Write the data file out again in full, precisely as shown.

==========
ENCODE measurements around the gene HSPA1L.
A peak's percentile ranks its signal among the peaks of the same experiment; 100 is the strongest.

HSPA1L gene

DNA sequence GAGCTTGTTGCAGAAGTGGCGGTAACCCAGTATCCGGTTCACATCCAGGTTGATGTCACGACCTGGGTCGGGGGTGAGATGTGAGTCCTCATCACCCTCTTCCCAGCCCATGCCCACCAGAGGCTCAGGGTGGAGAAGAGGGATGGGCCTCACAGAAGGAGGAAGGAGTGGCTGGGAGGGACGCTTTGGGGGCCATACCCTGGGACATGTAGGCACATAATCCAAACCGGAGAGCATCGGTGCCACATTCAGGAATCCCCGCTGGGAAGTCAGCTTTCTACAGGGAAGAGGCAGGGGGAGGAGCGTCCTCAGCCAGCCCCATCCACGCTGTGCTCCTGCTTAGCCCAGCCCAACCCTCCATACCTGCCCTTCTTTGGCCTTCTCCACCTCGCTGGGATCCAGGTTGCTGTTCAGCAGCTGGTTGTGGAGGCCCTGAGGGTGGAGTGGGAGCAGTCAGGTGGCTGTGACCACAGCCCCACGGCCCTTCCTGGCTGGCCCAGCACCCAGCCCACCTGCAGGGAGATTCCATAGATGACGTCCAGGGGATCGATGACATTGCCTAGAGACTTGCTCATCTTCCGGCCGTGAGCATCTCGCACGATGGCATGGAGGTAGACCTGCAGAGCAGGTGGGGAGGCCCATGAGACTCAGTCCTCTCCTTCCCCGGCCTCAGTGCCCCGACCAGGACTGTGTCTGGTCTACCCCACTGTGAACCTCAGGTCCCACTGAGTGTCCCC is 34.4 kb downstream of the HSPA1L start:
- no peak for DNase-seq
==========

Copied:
ENCODE measurements around the gene HSPA1L.
A peak's percentile ranks its signal among the peaks of the same experiment; 100 is the strongest.

HSPA1L gene

DNA sequence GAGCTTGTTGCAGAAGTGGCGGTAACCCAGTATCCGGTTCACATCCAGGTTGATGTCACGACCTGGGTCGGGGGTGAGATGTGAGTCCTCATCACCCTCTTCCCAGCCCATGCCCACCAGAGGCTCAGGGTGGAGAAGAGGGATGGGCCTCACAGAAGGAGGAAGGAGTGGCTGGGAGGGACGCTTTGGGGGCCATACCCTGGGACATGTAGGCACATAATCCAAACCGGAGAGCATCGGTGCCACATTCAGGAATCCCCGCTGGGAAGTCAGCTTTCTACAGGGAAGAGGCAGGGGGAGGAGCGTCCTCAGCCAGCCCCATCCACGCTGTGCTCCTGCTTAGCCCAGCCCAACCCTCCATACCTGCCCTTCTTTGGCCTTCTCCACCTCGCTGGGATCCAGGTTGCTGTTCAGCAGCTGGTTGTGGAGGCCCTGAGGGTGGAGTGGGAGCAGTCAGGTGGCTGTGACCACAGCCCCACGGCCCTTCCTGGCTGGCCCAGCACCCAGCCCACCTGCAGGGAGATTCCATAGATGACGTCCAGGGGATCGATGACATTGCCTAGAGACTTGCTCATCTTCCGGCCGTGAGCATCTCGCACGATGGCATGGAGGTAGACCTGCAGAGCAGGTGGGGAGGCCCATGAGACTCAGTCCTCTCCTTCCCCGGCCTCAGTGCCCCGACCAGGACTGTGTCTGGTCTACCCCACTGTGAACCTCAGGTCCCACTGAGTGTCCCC is 34.4 kb downstream of the HSPA1L start:
- no peak for DNase-seq